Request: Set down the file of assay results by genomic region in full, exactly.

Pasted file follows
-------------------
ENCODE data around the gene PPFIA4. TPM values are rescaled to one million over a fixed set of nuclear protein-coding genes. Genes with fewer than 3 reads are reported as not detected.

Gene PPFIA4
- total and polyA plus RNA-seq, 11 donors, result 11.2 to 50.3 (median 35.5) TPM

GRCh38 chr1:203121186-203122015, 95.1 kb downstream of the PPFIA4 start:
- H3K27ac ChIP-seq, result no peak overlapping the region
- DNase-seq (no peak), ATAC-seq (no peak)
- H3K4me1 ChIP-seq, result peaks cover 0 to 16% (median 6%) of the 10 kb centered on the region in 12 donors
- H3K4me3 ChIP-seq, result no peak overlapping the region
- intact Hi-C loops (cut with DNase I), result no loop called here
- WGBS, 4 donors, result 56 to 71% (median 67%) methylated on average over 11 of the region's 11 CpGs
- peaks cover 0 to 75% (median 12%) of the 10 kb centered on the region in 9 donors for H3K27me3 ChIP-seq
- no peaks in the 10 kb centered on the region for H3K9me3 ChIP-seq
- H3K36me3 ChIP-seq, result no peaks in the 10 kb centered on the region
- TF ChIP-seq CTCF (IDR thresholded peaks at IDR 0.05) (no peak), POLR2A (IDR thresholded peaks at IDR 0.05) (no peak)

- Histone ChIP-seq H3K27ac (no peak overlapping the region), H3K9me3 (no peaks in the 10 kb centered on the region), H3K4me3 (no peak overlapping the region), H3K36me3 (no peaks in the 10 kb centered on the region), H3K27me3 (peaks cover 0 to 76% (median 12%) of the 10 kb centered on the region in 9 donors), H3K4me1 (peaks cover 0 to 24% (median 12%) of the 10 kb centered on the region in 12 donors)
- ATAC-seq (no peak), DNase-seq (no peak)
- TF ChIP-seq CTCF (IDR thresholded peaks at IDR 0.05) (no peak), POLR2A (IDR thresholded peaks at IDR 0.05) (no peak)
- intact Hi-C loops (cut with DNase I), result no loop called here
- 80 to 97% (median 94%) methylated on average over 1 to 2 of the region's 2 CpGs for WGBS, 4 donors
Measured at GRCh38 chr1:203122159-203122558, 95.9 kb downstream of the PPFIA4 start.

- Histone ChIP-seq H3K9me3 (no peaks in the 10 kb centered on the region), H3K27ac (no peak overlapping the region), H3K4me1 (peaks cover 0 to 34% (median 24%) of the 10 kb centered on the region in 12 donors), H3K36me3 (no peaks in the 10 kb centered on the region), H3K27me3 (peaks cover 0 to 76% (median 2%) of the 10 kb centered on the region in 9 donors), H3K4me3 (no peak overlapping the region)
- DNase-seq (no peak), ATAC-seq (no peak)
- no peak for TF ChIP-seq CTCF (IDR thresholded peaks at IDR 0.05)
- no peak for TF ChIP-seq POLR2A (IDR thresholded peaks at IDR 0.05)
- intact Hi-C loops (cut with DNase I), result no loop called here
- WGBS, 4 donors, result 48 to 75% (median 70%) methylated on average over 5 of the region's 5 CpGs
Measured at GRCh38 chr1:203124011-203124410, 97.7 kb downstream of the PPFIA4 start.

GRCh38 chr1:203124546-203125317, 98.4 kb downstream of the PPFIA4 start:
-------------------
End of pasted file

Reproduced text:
ENCODE data around the gene PPFIA4. TPM values are rescaled to one million over a fixed set of nuclear protein-coding genes. Genes with fewer than 3 reads are reported as not detected.

Gene PPFIA4
- total and polyA plus RNA-seq, 11 donors, result 11.2 to 50.3 (median 35.5) TPM

GRCh38 chr1:203121186-203122015, 95.1 kb downstream of the PPFIA4 start:
- H3K27ac ChIP-seq, result no peak overlapping the region
- DNase-seq (no peak), ATAC-seq (no peak)
- H3K4me1 ChIP-seq, result peaks cover 0 to 16% (median 6%) of the 10 kb centered on the region in 12 donors
- H3K4me3 ChIP-seq, result no peak overlapping the region
- intact Hi-C loops (cut with DNase I), result no loop called here
- WGBS, 4 donors, result 56 to 71% (median 67%) methylated on average over 11 of the region's 11 CpGs
- peaks cover 0 to 75% (median 12%) of the 10 kb centered on the region in 9 donors for H3K27me3 ChIP-seq
- no peaks in the 10 kb centered on the region for H3K9me3 ChIP-seq
- H3K36me3 ChIP-seq, result no peaks in the 10 kb centered on the region
- TF ChIP-seq CTCF (IDR thresholded peaks at IDR 0.05) (no peak), POLR2A (IDR thresholded peaks at IDR 0.05) (no peak)

- Histone ChIP-seq H3K27ac (no peak overlapping the region), H3K9me3 (no peaks in the 10 kb centered on the region), H3K4me3 (no peak overlapping the region), H3K36me3 (no peaks in the 10 kb centered on the region), H3K27me3 (peaks cover 0 to 76% (median 12%) of the 10 kb centered on the region in 9 donors), H3K4me1 (peaks cover 0 to 24% (median 12%) of the 10 kb centered on the region in 12 donors)
- ATAC-seq (no peak), DNase-seq (no peak)
- TF ChIP-seq CTCF (IDR thresholded peaks at IDR 0.05) (no peak), POLR2A (IDR thresholded peaks at IDR 0.05) (no peak)
- intact Hi-C loops (cut with DNase I), result no loop called here
- 80 to 97% (median 94%) methylated on average over 1 to 2 of the region's 2 CpGs for WGBS, 4 donors
Measured at GRCh38 chr1:203122159-203122558, 95.9 kb downstream of the PPFIA4 start.

- Histone ChIP-seq H3K9me3 (no peaks in the 10 kb centered on the region), H3K27ac (no peak overlapping the region), H3K4me1 (peaks cover 0 to 34% (median 24%) of the 10 kb centered on the region in 12 donors), H3K36me3 (no peaks in the 10 kb centered on the region), H3K27me3 (peaks cover 0 to 76% (median 2%) of the 10 kb centered on the region in 9 donors), H3K4me3 (no peak overlapping the region)
- DNase-seq (no peak), ATAC-seq (no peak)
- no peak for TF ChIP-seq CTCF (IDR thresholded peaks at IDR 0.05)
- no peak for TF ChIP-seq POLR2A (IDR thresholded peaks at IDR 0.05)
- intact Hi-C loops (cut with DNase I), result no loop called here
- WGBS, 4 donors, result 48 to 75% (median 70%) methylated on average over 5 of the region's 5 CpGs
Measured at GRCh38 chr1:203124011-203124410, 97.7 kb downstream of the PPFIA4 start.

GRCh38 chr1:203124546-203125317, 98.4 kb downstream of the PPFIA4 start: